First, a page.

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Legislative Leaders, Leandro Plaintiffs Clash Over Court-Ordered NC Education Spending

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Less than a month after the North Carolina Supreme Court’s latest review of the long-running Leandro school-financing lawsuit, state legislative leaders and Leandro’s plaintiffs are laying out competing claims.

Those claims are set out in a new brief filed with the state’s Supreme Court on Monday.

A judge will decide whether a trial judge can order state governments to spend an additional $785 million on education-related costs. That money is tied to a comprehensive court-sanctioned remediation plan written to resolve Leandro’s dispute.

The state Supreme Court will also decide whether trial judges can force state officials to transfer money from the Treasury without input from the state legislature. Judge David Lee ordered him to be forced to remit $1.75 billion in connection with Leandro in November 2021.

Judge Michael Robinson, Lee’s successor in the Leandro case, dropped the forced remittance in April, cutting Lee’s order from $1.75 billion to $785 million.

Legislative leaders say “no” to both court-ordered spending and forced remittances. They argue that Leandro’s court proceedings have turned into a joint venture between the plaintiffs in the lawsuit and the executive branch of the state government to set aside taxpayer money for education. , which lawmakers have claimed to be true since Leandro trial judge Howard Manning resigned in 2016.

“Plaintiffs want to circumvent the legislative process — executive branch cooperation and genuinely adversarial proceedings to deprive the people and their representatives of control of the state’s education system since Judge Manning’s retirement. They can dictate how North Carolina’s public school system is governed and funded through judicial orders,” said Matthew Tilley, representing the head of the legislative branch. Lawyer writes.

“Undoubtedly, the plaintiff intends to do good. Indeed, the legislative intervenor genuinely believes that the Comprehensive Remediation Plan (“CRP”) that the plaintiff has drawn up in cooperation with the executive branch is a “good plan.” “There is no doubt about that,” Tilley added. Nor does it give them the right to use public funds without appropriation as required by the Appropriations Clause in Article 5, Section 7 of the State Constitution.”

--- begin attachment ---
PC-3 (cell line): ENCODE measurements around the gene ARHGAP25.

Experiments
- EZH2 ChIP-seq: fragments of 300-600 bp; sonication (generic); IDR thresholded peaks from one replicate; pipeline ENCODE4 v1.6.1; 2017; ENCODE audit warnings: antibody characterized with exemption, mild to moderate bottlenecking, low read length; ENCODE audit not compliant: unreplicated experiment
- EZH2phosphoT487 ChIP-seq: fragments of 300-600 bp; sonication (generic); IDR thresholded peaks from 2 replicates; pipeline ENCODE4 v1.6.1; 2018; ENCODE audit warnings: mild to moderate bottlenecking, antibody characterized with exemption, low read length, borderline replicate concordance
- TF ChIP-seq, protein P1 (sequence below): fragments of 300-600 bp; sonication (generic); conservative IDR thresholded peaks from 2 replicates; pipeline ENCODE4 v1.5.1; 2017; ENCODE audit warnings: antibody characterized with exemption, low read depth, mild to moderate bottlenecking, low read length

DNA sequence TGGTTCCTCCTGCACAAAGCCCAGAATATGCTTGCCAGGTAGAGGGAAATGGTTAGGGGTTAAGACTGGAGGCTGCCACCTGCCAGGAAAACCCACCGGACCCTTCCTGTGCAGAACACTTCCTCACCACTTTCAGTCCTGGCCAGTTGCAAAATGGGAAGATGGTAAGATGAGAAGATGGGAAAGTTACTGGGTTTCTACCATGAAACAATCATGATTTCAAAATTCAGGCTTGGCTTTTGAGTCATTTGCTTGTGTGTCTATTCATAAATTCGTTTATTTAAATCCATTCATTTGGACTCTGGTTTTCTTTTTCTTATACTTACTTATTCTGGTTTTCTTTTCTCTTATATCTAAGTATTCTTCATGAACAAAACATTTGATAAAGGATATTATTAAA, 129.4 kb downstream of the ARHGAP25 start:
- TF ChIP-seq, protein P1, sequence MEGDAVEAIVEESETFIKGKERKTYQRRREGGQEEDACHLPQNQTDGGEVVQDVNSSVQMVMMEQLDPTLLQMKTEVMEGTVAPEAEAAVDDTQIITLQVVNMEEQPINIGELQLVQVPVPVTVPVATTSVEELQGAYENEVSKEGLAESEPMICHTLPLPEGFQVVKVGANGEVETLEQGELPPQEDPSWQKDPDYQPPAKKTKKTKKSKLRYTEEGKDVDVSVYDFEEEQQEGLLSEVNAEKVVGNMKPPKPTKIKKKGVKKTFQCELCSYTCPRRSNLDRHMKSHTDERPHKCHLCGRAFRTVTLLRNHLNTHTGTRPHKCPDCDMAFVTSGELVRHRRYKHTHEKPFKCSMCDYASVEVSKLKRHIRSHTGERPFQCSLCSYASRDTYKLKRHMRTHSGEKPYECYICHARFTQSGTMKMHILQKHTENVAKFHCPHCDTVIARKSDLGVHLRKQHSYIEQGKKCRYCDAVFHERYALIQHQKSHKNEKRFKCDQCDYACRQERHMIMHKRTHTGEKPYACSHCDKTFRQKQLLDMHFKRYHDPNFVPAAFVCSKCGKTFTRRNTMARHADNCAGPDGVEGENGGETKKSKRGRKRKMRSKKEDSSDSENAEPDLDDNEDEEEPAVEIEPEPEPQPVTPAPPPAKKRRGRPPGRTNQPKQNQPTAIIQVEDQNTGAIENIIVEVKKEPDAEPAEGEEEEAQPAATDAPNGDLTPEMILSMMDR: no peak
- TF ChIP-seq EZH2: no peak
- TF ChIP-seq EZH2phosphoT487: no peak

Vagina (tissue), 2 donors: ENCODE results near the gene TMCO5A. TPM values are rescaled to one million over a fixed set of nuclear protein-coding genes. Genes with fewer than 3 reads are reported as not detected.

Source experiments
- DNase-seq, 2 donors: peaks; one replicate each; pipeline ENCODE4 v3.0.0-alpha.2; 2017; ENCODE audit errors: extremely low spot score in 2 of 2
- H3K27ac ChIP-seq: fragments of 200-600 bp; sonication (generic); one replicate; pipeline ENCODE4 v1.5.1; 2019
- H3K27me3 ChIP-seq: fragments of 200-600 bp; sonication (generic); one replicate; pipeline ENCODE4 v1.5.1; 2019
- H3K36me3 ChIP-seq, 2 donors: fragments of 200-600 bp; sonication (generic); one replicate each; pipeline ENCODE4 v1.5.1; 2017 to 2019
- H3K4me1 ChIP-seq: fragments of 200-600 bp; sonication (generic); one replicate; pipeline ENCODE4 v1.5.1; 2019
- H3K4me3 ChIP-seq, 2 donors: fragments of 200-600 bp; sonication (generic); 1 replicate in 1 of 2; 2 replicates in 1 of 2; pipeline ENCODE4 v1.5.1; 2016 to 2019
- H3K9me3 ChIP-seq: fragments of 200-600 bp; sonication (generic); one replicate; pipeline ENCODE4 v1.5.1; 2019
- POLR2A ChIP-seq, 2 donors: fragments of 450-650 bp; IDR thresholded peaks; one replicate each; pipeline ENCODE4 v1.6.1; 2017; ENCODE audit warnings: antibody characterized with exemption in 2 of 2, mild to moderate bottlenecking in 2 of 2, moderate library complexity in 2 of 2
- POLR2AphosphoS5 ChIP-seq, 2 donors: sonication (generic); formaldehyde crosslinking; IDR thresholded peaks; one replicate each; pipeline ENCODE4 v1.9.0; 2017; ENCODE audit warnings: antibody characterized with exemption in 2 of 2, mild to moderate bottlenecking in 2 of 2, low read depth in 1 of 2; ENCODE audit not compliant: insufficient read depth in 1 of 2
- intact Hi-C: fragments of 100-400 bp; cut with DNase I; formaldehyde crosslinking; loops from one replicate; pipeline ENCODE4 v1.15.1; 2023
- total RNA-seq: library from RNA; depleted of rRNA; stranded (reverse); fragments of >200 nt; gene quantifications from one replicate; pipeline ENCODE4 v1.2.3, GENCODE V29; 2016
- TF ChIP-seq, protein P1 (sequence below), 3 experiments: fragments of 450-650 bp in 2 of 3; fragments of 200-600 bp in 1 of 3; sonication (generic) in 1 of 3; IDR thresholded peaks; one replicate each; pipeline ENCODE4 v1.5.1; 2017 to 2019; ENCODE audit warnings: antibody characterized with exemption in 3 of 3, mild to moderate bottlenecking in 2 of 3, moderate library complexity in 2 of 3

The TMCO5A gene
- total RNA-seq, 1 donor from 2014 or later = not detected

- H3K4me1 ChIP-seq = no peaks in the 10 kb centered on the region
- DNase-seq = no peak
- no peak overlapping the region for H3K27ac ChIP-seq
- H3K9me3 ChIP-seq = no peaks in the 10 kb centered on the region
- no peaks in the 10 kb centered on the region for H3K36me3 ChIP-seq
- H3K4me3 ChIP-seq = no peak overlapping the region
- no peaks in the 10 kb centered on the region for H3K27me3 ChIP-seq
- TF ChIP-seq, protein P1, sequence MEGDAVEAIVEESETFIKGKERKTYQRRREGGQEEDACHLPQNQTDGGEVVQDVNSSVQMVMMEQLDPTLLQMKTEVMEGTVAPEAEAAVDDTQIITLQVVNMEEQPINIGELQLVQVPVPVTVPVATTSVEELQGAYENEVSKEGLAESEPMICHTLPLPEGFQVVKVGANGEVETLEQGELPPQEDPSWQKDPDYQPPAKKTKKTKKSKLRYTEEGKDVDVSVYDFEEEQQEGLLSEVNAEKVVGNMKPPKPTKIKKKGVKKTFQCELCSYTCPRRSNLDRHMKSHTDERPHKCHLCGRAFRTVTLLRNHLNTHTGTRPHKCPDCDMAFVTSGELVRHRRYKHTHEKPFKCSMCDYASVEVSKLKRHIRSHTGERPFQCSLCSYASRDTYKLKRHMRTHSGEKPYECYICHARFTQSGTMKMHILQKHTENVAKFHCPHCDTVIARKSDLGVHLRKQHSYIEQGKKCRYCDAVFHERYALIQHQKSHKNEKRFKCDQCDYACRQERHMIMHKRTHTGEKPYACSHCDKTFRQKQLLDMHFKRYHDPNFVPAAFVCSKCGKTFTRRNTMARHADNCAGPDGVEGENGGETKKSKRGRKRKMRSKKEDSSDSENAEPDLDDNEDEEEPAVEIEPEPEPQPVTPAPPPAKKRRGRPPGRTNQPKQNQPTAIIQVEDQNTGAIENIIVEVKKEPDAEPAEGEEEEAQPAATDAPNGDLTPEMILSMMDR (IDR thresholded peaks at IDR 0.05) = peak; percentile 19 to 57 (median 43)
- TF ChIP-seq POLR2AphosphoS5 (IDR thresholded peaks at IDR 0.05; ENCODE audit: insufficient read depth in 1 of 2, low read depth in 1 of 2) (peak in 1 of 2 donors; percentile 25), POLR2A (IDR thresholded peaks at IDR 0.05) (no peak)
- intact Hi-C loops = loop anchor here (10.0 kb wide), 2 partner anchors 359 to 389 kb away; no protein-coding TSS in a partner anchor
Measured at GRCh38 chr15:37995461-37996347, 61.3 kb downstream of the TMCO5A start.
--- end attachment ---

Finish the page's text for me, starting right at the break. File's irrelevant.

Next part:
On the other side of the lawsuit, Leandro plaintiffs point to the General Assembly’s failure to comply with its constitutional obligations.

Plaintiffs’ attorney Melanie Black Duvis said, “This case is about the fundamental constitutional right of every child in North Carolina to the opportunity to receive a sound basic education in public schools. “This case also concerns the General Assembly’s now-over twenty-year disregard for its affirmative constitutional obligation to ‘defend and protect’ its fundamental rights.” . After 17 years of submission to two other branches of government, in light of the state’s continued constitutional violations, the trial court granted the sole constitutional remedy to certain state officials. was right to order the transfer of funds necessary to ”

A second set of intervening plaintiffs echoes Dubis’ concerns.

“This is no ordinary case. It is a case that demands remedies consistent with the duty of the judiciary and its power to redress constitutional violations,” wrote attorney Christopher Brooke. “The error here is a violation of a constitutional right that this court has deemed supreme and fundamental. and to ensure that every child … has the opportunity for a sound basic education.”

“This is an ongoing violation that has been in place for at least 17 years and remains without remediation. With each class passing through the halls in a miserable and inadequate learning environment, the harm is increasing and the state is at risk.” It’s even worse for the exposed students,” Brooke added. “While it is an offense identified by the judiciary, the trial court has repeatedly deferred it to executive and legislative branches to offer futile remedies until 2021.”

Attorneys for Attorney General Josh Stein’s North Carolina Department of Justice took aim at lawmakers’ claims.

“Surprisingly, the legislative intervention’s sudden desire to actively revisit this case comes after years of refusal to participate, either through litigation or through legislation.” wrote Senior Deputy Attorney General Amal Majimundal. “But their arguments and approach do not conclusively demonstrate a genuine willingness to engage constructively, but rather the state’s constitutional obligation to have legislative leaders head their respective houses to express their views. We are providing further evidence that we are unable or simply unwilling to meet our obligations: a basic education for all children.”

A final opinion in this lawsuit is expected to be filed on August 12th. The state Supreme Court will hear his oral argument on August 31.